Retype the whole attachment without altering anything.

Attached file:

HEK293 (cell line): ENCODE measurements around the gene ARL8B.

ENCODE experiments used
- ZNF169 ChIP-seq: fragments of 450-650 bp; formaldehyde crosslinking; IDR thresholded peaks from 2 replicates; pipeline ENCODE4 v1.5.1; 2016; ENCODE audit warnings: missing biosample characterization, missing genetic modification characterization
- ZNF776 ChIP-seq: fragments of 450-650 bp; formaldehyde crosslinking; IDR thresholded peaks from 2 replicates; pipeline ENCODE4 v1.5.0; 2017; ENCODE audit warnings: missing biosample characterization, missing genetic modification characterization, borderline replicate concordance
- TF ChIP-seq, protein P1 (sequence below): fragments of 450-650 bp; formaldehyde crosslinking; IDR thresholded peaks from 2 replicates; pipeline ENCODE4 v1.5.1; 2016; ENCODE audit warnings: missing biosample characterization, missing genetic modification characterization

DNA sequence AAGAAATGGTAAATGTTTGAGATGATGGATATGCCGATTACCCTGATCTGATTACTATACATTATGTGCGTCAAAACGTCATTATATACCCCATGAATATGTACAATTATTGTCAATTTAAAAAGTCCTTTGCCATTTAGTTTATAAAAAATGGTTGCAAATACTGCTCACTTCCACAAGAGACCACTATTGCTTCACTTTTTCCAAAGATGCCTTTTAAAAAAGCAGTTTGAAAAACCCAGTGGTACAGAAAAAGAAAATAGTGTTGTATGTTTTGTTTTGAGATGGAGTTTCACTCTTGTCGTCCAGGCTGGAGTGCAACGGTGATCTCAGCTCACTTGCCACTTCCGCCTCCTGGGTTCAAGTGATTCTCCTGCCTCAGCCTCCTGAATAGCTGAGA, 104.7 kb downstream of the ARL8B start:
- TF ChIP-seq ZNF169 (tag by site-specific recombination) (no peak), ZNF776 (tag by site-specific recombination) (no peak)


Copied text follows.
HEK293 (cell line): ENCODE measurements around the gene ARL8B.

ENCODE experiments used
- ZNF169 ChIP-seq: fragments of 450-650 bp; formaldehyde crosslinking; IDR thresholded peaks from 2 replicates; pipeline ENCODE4 v1.5.1; 2016; ENCODE audit warnings: missing biosample characterization, missing genetic modification characterization
- ZNF776 ChIP-seq: fragments of 450-650 bp; formaldehyde crosslinking; IDR thresholded peaks from 2 replicates; pipeline ENCODE4 v1.5.0; 2017; ENCODE audit warnings: missing biosample characterization, missing genetic modification characterization, borderline replicate concordance
- TF ChIP-seq, protein P1 (sequence below): fragments of 450-650 bp; formaldehyde crosslinking; IDR thresholded peaks from 2 replicates; pipeline ENCODE4 v1.5.1; 2016; ENCODE audit warnings: missing biosample characterization, missing genetic modification characterization

DNA sequence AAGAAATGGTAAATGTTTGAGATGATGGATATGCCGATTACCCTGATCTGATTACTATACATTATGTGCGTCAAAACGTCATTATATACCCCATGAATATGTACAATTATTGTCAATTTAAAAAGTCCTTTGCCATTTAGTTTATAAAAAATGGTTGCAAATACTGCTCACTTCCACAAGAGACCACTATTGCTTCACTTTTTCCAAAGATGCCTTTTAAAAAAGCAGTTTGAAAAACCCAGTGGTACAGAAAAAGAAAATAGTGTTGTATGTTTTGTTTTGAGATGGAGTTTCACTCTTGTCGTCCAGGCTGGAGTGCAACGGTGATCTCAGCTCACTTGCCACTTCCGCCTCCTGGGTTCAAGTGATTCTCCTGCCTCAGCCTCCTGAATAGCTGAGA, 104.7 kb downstream of the ARL8B start:
- TF ChIP-seq ZNF169 (tag by site-specific recombination) (no peak), ZNF776 (tag by site-specific recombination) (no peak)